The US Central Command twitter account was hacked by religious extremists a few years ago

Who’s gonna make their cell phones when they’ve reached their goal I wonder.

Free thy children!

This limited listing alone – there are many more forms of justification scattered all over reality, waiting for people to ignore them – leaves me no other option than to be a radical atheist.

To close, a point Richard Dawkins never fails to highlight, and I think this might perhaps be the most important message for humanity to take to heart if it cares to survive for a good while longer: teach your children to think for themselves.

Don’t raise them to be manipulable and naive, but have them question the reasons for what other people request of them (not for what you request though, they’re gonna eat those carrots!) This would undoubtedly eliminate a tremendous portion of misery from the world and skew the scales towards a world population that has enough common sense to save itself as well as its pale blue home.

Prison break

Help your children to be free instead of chaining them to the wall of the same prison cell you might happen to reside in. You live in there only because your parents did, for no good reason. Instead, open the door. Leave them free to wander around, to see what the other cells look like and who’s in there, if they want.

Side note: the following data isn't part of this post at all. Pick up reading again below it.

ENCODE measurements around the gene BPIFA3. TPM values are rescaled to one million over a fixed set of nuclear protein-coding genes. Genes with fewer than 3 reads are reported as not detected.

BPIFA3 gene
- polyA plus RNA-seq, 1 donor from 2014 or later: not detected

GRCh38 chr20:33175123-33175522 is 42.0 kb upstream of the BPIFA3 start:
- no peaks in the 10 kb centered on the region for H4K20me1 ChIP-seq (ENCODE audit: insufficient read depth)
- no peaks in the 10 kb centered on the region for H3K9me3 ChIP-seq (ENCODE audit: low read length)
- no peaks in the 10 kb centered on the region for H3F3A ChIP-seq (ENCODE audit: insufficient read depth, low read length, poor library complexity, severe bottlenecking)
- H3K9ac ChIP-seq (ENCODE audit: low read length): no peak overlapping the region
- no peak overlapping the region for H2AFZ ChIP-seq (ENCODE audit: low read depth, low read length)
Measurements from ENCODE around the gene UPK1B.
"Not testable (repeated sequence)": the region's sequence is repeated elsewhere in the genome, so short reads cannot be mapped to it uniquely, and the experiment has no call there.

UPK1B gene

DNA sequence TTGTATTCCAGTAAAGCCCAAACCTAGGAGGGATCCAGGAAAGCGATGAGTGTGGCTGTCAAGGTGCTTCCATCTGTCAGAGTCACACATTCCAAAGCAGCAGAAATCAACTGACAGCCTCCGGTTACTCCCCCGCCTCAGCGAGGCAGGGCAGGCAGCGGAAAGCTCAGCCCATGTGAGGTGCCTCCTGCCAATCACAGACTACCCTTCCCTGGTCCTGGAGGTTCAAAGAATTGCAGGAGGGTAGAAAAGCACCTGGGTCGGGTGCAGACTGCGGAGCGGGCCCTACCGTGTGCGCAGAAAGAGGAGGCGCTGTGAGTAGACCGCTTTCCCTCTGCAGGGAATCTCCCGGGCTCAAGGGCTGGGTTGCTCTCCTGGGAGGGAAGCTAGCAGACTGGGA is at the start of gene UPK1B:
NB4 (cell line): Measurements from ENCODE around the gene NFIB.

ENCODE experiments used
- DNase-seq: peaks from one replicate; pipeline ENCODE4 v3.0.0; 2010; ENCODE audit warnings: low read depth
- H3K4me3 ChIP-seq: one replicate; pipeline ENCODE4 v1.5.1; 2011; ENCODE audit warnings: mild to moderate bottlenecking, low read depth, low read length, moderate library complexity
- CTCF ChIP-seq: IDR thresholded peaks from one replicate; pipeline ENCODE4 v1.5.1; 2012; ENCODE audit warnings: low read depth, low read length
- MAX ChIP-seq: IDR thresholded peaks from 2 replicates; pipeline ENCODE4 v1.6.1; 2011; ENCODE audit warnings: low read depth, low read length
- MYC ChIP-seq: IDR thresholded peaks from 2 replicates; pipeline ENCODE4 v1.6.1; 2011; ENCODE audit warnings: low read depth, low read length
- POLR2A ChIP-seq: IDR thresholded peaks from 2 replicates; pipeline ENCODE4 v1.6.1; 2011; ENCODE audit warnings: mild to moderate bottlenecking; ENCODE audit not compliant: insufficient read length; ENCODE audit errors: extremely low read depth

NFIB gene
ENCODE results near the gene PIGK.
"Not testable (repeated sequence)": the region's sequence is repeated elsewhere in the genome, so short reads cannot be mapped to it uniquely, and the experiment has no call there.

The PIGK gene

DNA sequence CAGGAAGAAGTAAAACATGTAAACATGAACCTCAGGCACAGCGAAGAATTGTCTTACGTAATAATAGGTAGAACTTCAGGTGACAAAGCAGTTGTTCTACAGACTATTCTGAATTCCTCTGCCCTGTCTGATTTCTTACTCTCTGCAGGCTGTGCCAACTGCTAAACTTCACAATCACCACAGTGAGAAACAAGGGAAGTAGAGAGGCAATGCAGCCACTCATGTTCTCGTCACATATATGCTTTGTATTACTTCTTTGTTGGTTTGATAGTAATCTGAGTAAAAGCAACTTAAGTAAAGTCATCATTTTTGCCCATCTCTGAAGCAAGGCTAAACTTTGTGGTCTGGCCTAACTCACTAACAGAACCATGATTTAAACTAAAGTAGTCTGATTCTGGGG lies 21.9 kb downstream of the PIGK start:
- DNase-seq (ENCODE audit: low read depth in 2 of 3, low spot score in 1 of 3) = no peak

And then let them leave the prison building altogether, to roam the earth and experience the cosmos like nobody intended it to be.

Reading recommendations:

There’s a plethora of excellent reading options available, these are some famous personal favourites of mine.

The God Delusion – Richard Dawkins

the-god-delusionAs some readers will no doubt have noticed, a huge portion of the ideas described here have been treated in much more detail by Richard Dawkins, and many of them in this book. It turned me from a curious agnostic into a full-blown heretic. The lucid reasoning throughout is inescapable and by the end of the book you either didn’t understand it or you’re an atheist.

The Blind Watchmaker – Richard Dawkins

117047I can’t not recommend most of Dawkins’ bibliography, but this work in particular made the concept of evolution really click for me and had an immense impact on my world view. I wholeheartedly recommend it to anyone.

God Is Not Great – Christopher Hitchens

godisnotgreatThis famous book makes a great case against religion as well. Hitchens’ style is quite direct and unapologetic, though, which usually puts off the people he would have liked to convince most. This trait is shared, to a slightly lesser extent, by Richard Dawkins.